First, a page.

The death of NBA star Kobe Bryant was followed by a slew of common hoaxes and conspiracies that follow big news about celebrities.
The most recent articles on PolitiFact Facebook fact-checks
Misinformation about the coronavirus has particularly taken root in Facebook groups for anti-vaccine advocates and believers in QAnon.
2019 was a big year for viral falsehoods on social media.
A Facebook post rattles off eight accusations against President Donald Trump and his comments around the 9/11 attacks.
The details of Jeffrey Epstein’s apparent suicide have yet to come into full view, but that did nothing to stem the tide of misinformation coursing through social media channels.
The full details of Jeffrey Epstein’s apparent suicide have yet to materialize, but one pro-labor Facebook group wasted no time linking the disgraced financier’s death to President Donald Trump.
As of now, there is no evidence to suggest foul play in Epstein’s death, much less that it was coordinated by a former president.
Stories show two photos of same suspect.
In the hours after the shootings, hoaxes and rumors started spreading on social media platforms.
As rumors swirled about the suspects linked to mass shootings in El Paso and Dayton, some articles claimed that police in other cities had prevented similar attacks.
A photo showing an adult hand cupping what is described as a fetus at 12 weeks has been viral on Facebook for years.
Within hours of the first spark of a fire that damaged Notre Dame Cathedral in Paris, people on social media started sharing an image of two men ducking under what looks like police tape as the cathedral burned behind them. One Facebook post, which was shared more than 2,000 times, had this caption: "Muslims laughing while Notre Dame is burning." Commenters piled on. "Islam sucks," one person wrote. "Burn their A** out," someone else said. That post was flagged as part of Facebook’s efforts to combat false news and misinformation its News Feed. Editors at PolitiFact, which has a partnership with the social media company, decided we should fact-check the claim that Muslims were laughing in front of the fiery cathedral. I started to look into the claim the same way I check other questionable Facebook photo posts.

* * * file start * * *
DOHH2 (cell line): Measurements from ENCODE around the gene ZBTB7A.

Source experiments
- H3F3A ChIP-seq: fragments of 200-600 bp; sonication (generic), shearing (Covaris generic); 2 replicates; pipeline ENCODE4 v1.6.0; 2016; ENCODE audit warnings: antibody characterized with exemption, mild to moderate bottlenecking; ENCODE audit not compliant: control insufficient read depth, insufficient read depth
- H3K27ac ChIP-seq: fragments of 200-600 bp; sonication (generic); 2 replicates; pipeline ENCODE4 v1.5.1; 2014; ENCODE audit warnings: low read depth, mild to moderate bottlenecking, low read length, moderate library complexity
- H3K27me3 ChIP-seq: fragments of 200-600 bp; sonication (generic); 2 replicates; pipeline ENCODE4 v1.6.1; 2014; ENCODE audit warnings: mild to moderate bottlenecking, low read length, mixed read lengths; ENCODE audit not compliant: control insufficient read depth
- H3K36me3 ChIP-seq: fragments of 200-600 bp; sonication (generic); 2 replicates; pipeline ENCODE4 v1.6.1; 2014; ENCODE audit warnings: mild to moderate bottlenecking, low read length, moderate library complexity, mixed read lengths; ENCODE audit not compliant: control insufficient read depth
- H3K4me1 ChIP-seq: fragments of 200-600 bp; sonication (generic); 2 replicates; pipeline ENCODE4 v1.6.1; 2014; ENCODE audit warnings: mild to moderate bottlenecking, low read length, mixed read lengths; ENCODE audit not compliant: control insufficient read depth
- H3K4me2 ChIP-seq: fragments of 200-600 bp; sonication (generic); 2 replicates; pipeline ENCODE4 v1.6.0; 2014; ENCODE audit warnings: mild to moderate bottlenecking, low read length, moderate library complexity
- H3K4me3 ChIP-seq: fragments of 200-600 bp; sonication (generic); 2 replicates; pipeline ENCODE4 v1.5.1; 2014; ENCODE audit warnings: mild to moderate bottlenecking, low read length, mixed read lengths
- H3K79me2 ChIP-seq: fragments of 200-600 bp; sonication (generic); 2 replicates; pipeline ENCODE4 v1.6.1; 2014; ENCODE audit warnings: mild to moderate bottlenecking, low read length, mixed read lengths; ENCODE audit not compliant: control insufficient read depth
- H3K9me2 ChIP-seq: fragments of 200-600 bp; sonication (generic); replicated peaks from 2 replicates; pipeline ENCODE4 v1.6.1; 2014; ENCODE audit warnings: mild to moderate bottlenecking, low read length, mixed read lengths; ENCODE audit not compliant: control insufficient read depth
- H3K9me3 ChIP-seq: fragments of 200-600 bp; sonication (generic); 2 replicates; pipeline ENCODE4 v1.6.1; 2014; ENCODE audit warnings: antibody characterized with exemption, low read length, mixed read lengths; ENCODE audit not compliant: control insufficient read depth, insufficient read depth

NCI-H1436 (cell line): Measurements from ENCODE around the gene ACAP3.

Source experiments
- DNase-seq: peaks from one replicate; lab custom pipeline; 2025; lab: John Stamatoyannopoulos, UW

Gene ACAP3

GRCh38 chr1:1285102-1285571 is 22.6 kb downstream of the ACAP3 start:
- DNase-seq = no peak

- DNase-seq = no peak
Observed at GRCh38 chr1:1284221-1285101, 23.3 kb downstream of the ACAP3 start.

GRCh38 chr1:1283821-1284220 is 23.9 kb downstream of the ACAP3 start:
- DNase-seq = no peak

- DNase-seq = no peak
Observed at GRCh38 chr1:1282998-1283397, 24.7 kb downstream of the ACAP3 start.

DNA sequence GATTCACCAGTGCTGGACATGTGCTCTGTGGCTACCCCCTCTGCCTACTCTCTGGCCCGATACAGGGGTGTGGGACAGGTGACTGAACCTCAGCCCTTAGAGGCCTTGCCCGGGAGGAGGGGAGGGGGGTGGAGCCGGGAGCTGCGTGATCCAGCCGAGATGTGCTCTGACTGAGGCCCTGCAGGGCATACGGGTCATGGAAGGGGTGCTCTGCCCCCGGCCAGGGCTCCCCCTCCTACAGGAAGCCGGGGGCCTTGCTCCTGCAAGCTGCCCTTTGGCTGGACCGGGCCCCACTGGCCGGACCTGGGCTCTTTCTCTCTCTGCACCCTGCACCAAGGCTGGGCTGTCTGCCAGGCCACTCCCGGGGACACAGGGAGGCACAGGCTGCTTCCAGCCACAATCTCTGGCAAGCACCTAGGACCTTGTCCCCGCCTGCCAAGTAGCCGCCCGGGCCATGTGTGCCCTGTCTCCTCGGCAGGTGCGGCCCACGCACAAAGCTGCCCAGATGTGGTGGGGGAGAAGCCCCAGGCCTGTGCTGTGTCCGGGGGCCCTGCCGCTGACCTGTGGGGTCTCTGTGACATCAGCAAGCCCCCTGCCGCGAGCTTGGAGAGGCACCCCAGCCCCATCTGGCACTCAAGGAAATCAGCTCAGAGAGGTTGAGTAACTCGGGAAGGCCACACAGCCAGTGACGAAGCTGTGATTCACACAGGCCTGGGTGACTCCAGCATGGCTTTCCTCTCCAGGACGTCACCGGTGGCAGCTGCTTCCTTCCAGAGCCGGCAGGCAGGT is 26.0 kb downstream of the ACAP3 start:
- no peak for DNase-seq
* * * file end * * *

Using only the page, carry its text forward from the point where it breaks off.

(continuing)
Since Sept. 11, 2001, President Donald Trump has faced criticism and backlash for things he has done and said involving that tragic day, but one meme making the rounds on social media paints him as a hero in the days immediately following the attacks.
The viral photo of Covington Catholic fans is real. The circumstances may not be what they appear.